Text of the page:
The long anticipated appeal by the Plaintiff to the Supreme Court against the Personal Injuries Guidelines was heard over the course of two days this week. The appeal was heard by a seven-Judge Court, comprising four Supreme Court judges – Mr Justice Maurice Collins, Mr Justice Gerard Hogan, Mr Justice Peter Charleton and Mr Justice Brian Murray – and three Court of Appeal judges, Ms Justice Máire Whelan, Ms Justice Mary Faherty and Mr Justice Robert Haughton.
The action challenges guidelines drafted by the Personal Injuries Guidelines Committee of the Judicial Council, as required by the 2019 Act. They came into force in April 2021, after they were approved by a majority of the 146 members of the Judicial Council.
The Plaintiff’s legal team submitted that the guidelines interfered with the independence of the Courts and her rights and the passing of the guidelines in March 2021 was a “legislative act cloaked in a veneer of judicial action” and amounted to an unconstitutional interference with judicial independence.
They argue that the Personal Injuries Assessment Board acted outside its powers in assessing her claim under the guidelines and subsequently breached her rights to natural and constitutional justice. It is alleged the Judicial Council acted outside of its powers in adopting the guidelines.
Lawyers on behalf of the State have indicated that Judges can depart from the guidelines if they feel the award does not do an injury justice. Eoin McCullough SC, on behalf of the State, stressed that the guidelines are not legislation due to the fact judges can depart from them.
Mr. McCullough SC responded to a number of hypothetical scenarios, raised by the seven panel Court, where judges might be entitled to make a higher award than is set out in the guidelines.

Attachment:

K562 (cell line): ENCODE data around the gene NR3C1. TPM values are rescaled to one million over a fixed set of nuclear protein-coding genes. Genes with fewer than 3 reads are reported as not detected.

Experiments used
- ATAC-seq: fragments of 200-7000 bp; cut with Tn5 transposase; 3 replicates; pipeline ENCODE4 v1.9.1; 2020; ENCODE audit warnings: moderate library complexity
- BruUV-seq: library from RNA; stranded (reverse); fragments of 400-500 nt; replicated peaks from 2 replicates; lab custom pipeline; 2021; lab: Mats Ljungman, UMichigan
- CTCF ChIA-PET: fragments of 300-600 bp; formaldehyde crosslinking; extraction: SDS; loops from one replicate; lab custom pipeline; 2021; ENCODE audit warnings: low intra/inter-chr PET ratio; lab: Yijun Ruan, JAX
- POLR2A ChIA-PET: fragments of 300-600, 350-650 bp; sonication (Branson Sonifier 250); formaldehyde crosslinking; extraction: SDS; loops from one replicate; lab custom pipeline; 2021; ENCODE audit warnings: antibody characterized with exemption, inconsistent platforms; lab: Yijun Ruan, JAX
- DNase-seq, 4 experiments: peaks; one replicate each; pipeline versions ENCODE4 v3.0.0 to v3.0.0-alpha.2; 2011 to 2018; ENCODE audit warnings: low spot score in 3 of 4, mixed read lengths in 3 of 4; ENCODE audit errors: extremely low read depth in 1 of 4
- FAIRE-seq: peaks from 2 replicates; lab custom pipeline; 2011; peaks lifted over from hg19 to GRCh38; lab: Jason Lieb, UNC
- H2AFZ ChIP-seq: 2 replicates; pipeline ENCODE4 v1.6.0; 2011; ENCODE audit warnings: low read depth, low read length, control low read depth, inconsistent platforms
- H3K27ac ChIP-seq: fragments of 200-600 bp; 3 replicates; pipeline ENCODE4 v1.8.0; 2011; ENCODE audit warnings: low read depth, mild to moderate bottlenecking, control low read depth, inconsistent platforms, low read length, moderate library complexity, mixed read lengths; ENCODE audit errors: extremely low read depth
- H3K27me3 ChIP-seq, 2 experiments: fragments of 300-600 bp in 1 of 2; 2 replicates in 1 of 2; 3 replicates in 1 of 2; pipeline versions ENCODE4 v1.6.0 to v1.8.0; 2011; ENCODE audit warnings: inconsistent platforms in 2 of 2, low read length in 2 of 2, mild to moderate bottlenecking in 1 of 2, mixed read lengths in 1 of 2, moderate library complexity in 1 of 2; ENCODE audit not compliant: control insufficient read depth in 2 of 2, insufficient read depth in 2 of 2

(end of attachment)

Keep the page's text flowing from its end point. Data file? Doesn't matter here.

Mr. McCullough SC submitted that while judges were expected to follow the guidelines, if they believed these figures were “simply wrong”, the Judicial Council Act of 2019 provided for a departure.
When asked by Mr Justice Murray if “mere disagreement” with a value given in the guidelines allowed for departure, Mr McCullough submitted it did as long as other principles, such as proportionality, were observed and reasons set out.
Responding to the submissions put forward on behalf of the State, Feichín McDonagh SC, for Ms Delaney, said the guidelines arose out of a process “forced” on the judiciary by the Oireachtas. Mr. McDonagh SC said the fact no judge who was not a member of the Judicial Council could hear this appeal spoke to the fact the March 2021 decision “crosses and recrosses the boundaries” between the judiciary and the executive.
The Court has reserved its decision and a judgment is now awaited.